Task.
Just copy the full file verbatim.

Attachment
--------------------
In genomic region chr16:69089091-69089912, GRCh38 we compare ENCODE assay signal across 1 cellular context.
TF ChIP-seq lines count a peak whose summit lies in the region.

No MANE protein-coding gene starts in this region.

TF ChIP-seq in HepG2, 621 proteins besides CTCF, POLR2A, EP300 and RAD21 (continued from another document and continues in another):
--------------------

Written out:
In genomic region chr16:69089091-69089912, GRCh38 we compare ENCODE assay signal across 1 cellular context.
TF ChIP-seq lines count a peak whose summit lies in the region.

No MANE protein-coding gene starts in this region.

TF ChIP-seq in HepG2, 621 proteins besides CTCF, POLR2A, EP300 and RAD21 (continued from another document and continues in another):